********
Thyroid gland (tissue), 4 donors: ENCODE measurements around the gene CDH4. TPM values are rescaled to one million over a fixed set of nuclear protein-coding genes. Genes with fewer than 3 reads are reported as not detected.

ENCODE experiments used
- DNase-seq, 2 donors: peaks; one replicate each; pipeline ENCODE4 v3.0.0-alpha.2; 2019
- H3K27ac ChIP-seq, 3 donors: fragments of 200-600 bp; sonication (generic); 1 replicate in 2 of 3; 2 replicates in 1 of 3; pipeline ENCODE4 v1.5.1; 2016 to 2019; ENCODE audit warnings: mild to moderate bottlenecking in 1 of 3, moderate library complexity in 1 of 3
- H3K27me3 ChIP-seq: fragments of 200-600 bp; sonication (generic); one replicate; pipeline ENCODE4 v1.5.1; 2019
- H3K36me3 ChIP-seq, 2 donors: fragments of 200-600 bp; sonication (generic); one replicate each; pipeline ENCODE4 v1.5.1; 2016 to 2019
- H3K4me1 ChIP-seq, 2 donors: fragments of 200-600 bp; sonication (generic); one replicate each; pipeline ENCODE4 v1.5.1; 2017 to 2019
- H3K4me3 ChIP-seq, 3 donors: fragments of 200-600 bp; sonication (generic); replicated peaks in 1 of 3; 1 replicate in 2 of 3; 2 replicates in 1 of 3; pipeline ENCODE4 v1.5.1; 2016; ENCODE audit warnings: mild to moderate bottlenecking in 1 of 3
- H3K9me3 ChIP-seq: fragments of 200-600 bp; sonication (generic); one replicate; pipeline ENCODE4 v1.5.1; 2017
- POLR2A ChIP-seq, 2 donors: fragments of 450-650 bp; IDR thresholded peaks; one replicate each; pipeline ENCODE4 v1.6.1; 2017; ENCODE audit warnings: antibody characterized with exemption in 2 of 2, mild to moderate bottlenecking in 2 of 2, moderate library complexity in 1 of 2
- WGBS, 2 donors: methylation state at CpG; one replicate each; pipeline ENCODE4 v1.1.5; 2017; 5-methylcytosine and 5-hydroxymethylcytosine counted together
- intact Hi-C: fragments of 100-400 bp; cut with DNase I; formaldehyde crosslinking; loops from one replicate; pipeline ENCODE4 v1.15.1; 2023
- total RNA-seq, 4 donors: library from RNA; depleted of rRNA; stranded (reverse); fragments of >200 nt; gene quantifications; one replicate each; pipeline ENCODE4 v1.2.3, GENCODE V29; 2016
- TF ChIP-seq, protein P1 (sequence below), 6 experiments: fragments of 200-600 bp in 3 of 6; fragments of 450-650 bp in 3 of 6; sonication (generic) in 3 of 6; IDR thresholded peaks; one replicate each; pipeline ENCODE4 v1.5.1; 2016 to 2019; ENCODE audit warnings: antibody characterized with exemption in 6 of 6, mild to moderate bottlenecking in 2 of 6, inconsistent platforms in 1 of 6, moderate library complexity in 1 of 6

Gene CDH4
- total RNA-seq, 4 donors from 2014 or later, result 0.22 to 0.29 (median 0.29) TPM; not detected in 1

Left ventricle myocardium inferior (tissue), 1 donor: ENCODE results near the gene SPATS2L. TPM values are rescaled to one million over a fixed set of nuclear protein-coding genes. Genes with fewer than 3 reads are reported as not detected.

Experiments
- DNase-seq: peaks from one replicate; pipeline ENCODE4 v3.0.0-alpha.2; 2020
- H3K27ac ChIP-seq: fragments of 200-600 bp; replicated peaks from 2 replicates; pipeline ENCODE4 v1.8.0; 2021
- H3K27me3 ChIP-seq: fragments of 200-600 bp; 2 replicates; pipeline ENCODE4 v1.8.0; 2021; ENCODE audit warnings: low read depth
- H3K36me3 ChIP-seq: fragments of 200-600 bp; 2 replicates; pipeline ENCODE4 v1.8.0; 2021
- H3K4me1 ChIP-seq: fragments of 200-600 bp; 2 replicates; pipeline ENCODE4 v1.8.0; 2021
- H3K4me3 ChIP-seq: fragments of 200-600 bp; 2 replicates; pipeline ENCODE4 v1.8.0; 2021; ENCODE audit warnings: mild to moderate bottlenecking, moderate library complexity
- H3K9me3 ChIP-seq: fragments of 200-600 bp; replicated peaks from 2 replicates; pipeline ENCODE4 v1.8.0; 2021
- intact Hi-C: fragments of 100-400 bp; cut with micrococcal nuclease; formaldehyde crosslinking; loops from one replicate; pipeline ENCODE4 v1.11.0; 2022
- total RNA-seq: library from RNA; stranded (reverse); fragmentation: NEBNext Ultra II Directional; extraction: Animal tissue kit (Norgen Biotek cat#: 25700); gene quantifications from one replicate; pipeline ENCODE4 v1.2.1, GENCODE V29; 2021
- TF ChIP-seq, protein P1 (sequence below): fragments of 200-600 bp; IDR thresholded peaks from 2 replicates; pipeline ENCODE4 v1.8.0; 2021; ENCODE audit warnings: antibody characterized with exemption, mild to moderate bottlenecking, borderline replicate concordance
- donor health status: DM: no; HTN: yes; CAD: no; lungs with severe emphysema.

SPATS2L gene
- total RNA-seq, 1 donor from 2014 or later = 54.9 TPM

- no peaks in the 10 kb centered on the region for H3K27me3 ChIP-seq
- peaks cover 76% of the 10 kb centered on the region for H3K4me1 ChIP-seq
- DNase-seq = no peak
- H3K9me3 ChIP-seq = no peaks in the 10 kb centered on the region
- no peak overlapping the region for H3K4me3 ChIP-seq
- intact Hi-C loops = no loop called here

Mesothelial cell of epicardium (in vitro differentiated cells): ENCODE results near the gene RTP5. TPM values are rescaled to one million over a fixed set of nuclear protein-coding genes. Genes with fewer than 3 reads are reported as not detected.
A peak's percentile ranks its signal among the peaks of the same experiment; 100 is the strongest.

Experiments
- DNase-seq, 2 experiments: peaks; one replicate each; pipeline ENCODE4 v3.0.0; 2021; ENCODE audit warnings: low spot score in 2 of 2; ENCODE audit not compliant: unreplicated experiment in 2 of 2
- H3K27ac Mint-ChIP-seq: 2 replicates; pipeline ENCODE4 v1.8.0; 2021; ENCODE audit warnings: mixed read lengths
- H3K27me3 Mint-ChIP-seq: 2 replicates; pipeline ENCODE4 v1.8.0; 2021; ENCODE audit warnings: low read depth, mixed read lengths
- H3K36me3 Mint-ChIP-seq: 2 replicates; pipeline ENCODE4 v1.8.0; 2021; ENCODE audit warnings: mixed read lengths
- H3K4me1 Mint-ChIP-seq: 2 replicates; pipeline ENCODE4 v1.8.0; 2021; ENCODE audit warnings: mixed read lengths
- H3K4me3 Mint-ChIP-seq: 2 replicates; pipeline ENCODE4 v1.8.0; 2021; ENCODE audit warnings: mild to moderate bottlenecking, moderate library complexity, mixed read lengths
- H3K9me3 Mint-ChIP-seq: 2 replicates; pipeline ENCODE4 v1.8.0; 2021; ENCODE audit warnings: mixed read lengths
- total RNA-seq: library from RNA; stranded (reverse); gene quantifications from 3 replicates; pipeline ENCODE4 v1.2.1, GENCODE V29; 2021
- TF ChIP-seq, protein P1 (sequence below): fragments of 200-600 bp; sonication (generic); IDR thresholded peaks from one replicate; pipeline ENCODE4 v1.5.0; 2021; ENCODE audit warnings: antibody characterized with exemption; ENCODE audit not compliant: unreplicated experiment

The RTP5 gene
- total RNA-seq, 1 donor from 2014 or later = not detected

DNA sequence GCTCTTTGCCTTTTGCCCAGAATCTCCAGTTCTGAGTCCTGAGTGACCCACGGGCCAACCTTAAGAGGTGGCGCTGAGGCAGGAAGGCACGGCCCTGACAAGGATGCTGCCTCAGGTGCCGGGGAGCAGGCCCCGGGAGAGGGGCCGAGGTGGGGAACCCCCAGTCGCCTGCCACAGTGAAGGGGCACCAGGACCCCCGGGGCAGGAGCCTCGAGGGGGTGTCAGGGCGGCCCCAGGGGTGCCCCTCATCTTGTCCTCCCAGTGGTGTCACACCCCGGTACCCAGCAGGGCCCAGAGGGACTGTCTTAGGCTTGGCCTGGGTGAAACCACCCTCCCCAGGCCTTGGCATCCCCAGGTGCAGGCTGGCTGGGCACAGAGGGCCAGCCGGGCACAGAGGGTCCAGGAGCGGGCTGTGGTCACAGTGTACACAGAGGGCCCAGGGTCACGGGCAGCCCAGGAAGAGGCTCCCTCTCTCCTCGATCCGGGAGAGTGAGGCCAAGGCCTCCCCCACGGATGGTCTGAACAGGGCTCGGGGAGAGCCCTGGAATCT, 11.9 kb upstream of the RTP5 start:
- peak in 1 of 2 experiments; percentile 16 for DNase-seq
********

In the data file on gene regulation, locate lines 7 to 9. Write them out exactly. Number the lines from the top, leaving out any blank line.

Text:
- H3K4me1 ChIP-seq, 2 donors: fragments of 200-600 bp; sonication (generic); one replicate each; pipeline ENCODE4 v1.5.1; 2017 to 2019
- H3K4me3 ChIP-seq, 3 donors: fragments of 200-600 bp; sonication (generic); replicated peaks in 1 of 3; 1 replicate in 2 of 3; 2 replicates in 1 of 3; pipeline ENCODE4 v1.5.1; 2016; ENCODE audit warnings: mild to moderate bottlenecking in 1 of 3
- H3K9me3 ChIP-seq: fragments of 200-600 bp; sonication (generic); one replicate; pipeline ENCODE4 v1.5.1; 2017